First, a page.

7. The method of claim 1 wherein said output device further comprises a video output.
8. The method of claim 1 wherein said output device further comprises an alarm device.
9. The method of claim 1 wherein said sensor further comprises a housing apparatus.
10. The method of claim 9 wherein said housing apparatus further comprises a bushing apparatus wherein said bushing apparatus is located substantially inside said housing apparatus.
11. The method of claim 9 wherein a sensor cable is located substantially inside said bushing apparatus.
12. The method of claim 9 wherein said sensor is at least partially located inside said housing apparatus.
13. The method of claim 1 wherein said sensor is operatively secured to a mount located some distance from said substrate, wherein said mount is slidably connected to said frame.
14. The method of claim 13 wherein said mounting means further comprises a frame, a moveable base operatively secured to said frame, and a sensor mounting means secured to said moveable base and said sensor.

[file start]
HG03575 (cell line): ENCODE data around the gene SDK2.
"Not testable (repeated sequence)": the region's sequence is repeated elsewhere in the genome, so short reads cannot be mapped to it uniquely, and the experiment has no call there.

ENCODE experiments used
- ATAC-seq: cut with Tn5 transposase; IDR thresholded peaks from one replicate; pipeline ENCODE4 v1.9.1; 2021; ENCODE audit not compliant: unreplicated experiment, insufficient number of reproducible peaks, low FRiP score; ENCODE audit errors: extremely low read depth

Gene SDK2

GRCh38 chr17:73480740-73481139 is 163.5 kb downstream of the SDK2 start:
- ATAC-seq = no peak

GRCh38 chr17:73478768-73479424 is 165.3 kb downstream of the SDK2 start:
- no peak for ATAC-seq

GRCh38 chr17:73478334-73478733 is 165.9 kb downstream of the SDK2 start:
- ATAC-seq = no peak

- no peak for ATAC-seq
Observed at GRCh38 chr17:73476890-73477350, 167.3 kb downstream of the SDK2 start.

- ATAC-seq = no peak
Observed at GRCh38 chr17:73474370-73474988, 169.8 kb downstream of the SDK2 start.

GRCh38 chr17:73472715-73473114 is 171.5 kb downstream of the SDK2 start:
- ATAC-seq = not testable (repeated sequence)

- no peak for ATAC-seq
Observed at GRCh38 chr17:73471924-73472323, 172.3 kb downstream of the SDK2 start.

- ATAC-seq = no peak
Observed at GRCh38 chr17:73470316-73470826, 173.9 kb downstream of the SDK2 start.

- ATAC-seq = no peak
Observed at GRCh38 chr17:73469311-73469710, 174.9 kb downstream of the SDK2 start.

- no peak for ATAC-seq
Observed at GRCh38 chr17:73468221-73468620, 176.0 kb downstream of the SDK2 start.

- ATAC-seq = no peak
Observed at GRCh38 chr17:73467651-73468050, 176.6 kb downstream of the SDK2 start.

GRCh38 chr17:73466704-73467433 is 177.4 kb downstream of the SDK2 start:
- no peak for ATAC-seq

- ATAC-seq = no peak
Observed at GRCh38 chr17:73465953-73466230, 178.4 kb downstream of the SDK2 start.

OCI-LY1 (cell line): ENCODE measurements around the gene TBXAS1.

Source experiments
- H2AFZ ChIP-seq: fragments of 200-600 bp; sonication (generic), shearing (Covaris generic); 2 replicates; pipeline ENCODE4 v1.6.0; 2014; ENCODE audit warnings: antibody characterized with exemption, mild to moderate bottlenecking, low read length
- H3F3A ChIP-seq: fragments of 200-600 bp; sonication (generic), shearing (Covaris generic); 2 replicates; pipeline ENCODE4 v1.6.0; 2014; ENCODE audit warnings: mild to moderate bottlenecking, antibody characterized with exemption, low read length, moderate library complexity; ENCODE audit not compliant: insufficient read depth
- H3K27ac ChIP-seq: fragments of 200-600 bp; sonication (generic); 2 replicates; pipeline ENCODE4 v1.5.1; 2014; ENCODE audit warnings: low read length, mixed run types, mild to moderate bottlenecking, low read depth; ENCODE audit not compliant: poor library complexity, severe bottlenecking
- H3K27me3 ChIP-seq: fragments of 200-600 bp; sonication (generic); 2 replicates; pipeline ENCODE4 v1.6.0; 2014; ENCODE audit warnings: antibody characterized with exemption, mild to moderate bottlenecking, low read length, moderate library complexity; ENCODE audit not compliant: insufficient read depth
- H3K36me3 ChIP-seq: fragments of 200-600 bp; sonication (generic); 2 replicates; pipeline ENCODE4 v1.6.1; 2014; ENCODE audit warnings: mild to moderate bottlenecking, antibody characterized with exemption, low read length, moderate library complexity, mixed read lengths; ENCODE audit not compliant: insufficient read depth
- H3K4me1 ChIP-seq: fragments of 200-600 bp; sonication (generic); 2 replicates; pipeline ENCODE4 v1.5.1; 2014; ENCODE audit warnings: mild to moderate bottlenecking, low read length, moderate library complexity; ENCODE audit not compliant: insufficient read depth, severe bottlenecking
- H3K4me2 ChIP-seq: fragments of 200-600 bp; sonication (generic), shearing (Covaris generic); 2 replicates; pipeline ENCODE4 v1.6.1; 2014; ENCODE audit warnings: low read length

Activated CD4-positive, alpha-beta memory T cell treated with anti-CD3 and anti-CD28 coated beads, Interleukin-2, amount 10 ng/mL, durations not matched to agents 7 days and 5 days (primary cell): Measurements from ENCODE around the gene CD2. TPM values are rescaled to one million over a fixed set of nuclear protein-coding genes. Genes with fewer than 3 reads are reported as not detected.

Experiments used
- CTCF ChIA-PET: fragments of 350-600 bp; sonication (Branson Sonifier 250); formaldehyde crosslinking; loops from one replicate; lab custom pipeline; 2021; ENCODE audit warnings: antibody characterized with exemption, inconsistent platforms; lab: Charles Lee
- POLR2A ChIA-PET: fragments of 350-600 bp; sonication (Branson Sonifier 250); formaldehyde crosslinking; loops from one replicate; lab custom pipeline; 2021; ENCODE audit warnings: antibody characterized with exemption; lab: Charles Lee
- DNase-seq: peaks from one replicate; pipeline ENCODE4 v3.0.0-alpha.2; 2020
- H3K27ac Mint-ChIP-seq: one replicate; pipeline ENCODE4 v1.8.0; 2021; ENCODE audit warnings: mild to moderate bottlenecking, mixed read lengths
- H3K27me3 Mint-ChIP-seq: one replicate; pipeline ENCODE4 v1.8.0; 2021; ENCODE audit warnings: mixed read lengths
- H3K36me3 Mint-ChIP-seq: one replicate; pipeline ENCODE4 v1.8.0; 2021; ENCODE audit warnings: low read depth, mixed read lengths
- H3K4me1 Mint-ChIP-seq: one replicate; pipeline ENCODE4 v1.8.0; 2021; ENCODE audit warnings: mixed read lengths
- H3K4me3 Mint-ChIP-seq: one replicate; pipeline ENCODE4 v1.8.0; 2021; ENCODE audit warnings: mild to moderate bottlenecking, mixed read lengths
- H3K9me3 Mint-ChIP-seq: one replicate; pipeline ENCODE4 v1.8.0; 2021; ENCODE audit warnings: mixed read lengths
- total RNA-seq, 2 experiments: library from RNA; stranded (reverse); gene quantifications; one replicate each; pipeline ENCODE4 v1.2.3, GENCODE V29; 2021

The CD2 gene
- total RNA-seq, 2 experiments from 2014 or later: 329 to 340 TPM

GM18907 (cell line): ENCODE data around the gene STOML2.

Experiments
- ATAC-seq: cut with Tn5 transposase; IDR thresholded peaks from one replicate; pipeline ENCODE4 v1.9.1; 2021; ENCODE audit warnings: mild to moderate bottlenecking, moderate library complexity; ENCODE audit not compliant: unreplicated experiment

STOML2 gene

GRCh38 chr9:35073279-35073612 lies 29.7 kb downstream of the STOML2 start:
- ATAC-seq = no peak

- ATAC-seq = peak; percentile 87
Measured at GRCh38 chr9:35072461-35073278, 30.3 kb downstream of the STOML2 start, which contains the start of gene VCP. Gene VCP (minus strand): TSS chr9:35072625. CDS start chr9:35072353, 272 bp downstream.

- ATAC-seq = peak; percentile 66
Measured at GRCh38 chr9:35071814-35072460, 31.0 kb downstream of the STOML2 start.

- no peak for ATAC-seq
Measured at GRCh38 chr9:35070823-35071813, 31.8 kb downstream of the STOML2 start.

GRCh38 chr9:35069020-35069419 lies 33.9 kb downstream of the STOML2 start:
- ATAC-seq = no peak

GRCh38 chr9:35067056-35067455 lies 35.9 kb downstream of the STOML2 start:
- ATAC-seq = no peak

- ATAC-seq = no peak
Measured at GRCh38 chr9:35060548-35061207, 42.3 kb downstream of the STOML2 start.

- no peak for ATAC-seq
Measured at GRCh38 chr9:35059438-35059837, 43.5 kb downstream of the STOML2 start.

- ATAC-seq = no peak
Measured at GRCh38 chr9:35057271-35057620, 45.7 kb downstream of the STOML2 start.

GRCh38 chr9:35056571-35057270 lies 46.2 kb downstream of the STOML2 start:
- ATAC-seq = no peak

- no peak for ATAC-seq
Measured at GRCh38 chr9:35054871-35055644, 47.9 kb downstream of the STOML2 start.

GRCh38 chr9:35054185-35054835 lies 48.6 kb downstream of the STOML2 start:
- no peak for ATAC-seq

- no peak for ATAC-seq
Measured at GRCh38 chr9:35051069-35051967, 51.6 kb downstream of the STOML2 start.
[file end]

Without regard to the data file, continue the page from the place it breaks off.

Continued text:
15. The method of claim 1 wherein said substrate feature comprises a coating on said substrate.
16. The method of claim 1 wherein said substrate feature comprises a perimeter of said substrate.
17. The method of claim 1 wherein said substrate feature comprises an edge bead secured to said substrate.
Description
CROSS-REFERENCE TO RELATED APPLICATIONS

This application is a continuation-in-part of U.S. application Ser. No. 09/343,875 filed on Jun. 30, 1999 now U.S. Pat. No.6,483,587.

BACKGROUND OF THE INVENTION

1. Field of the Invention

The invention is directed to a method and apparatus for detecting a substrate feature.

2. Description of the Related Art

Substrates, such as paperboard webs, are often coated with a variety of coatings or finishes. Extrusion coating is a process where a substrate, such as paperboard or a sheet of paperboard, is coated with a fluid or liquid, such as polyethylene. Conventionally the coating is placed on the substrate using extrusion methods. A typical method uses various equipment to move the substrate under an extrusion coating apparatus. The extrusion coating apparatus sprays or dispenses the coating material onto the substrate surface. Typically, the coating extends beyond at least one of the substrate's perimeters, thereby creating an “edge bead”. In many coated substrates, it is important that an edge bead exist to ensure that the entire substrate is adequately coated.